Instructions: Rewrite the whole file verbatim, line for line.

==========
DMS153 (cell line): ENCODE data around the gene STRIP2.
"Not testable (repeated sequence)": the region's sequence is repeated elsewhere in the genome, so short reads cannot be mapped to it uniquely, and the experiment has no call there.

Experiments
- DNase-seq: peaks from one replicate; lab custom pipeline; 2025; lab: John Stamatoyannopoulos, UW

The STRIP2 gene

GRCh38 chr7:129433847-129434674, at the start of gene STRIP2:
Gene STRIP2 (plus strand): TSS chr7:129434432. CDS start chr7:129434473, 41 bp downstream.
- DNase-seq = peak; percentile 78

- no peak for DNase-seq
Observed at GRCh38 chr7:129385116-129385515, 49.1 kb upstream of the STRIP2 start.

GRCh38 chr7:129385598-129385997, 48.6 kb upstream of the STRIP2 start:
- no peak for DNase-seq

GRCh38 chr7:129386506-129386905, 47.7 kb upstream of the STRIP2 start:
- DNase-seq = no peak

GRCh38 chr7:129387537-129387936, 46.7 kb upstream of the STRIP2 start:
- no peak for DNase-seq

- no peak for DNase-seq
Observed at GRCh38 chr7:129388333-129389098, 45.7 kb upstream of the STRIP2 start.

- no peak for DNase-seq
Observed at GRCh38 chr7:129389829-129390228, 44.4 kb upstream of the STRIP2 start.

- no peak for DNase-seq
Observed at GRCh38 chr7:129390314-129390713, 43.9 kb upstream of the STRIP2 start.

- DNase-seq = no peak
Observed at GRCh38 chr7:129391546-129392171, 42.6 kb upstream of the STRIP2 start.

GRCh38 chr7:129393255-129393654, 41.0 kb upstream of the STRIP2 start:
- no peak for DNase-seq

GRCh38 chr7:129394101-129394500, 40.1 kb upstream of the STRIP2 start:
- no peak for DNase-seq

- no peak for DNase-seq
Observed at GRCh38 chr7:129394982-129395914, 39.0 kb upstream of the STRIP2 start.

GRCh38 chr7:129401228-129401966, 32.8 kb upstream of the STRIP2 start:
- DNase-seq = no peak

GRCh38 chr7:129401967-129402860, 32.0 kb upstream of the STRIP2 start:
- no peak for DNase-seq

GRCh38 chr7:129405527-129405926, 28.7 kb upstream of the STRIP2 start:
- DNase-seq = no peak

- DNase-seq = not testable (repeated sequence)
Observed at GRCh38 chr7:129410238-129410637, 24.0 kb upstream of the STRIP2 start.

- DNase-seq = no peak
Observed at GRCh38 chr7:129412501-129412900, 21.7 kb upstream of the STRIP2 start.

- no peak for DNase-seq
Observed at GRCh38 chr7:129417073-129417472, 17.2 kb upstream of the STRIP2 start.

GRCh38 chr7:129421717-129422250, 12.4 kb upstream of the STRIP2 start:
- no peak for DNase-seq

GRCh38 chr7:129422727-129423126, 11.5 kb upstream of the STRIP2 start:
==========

DMS153 (cell line): ENCODE data around the gene STRIP2.
"Not testable (repeated sequence)": the region's sequence is repeated elsewhere in the genome, so short reads cannot be mapped to it uniquely, and the experiment has no call there.

Experiments
- DNase-seq: peaks from one replicate; lab custom pipeline; 2025; lab: John Stamatoyannopoulos, UW

The STRIP2 gene

GRCh38 chr7:129433847-129434674, at the start of gene STRIP2:
Gene STRIP2 (plus strand): TSS chr7:129434432. CDS start chr7:129434473, 41 bp downstream.
- DNase-seq = peak; percentile 78

- no peak for DNase-seq
Observed at GRCh38 chr7:129385116-129385515, 49.1 kb upstream of the STRIP2 start.

GRCh38 chr7:129385598-129385997, 48.6 kb upstream of the STRIP2 start:
- no peak for DNase-seq

GRCh38 chr7:129386506-129386905, 47.7 kb upstream of the STRIP2 start:
- DNase-seq = no peak

GRCh38 chr7:129387537-129387936, 46.7 kb upstream of the STRIP2 start:
- no peak for DNase-seq

- no peak for DNase-seq
Observed at GRCh38 chr7:129388333-129389098, 45.7 kb upstream of the STRIP2 start.

- no peak for DNase-seq
Observed at GRCh38 chr7:129389829-129390228, 44.4 kb upstream of the STRIP2 start.

- no peak for DNase-seq
Observed at GRCh38 chr7:129390314-129390713, 43.9 kb upstream of the STRIP2 start.

- DNase-seq = no peak
Observed at GRCh38 chr7:129391546-129392171, 42.6 kb upstream of the STRIP2 start.

GRCh38 chr7:129393255-129393654, 41.0 kb upstream of the STRIP2 start:
- no peak for DNase-seq

GRCh38 chr7:129394101-129394500, 40.1 kb upstream of the STRIP2 start:
- no peak for DNase-seq

- no peak for DNase-seq
Observed at GRCh38 chr7:129394982-129395914, 39.0 kb upstream of the STRIP2 start.

GRCh38 chr7:129401228-129401966, 32.8 kb upstream of the STRIP2 start:
- DNase-seq = no peak

GRCh38 chr7:129401967-129402860, 32.0 kb upstream of the STRIP2 start:
- no peak for DNase-seq

GRCh38 chr7:129405527-129405926, 28.7 kb upstream of the STRIP2 start:
- DNase-seq = no peak

- DNase-seq = not testable (repeated sequence)
Observed at GRCh38 chr7:129410238-129410637, 24.0 kb upstream of the STRIP2 start.

- DNase-seq = no peak
Observed at GRCh38 chr7:129412501-129412900, 21.7 kb upstream of the STRIP2 start.

- no peak for DNase-seq
Observed at GRCh38 chr7:129417073-129417472, 17.2 kb upstream of the STRIP2 start.

GRCh38 chr7:129421717-129422250, 12.4 kb upstream of the STRIP2 start:
- no peak for DNase-seq

GRCh38 chr7:129422727-129423126, 11.5 kb upstream of the STRIP2 start: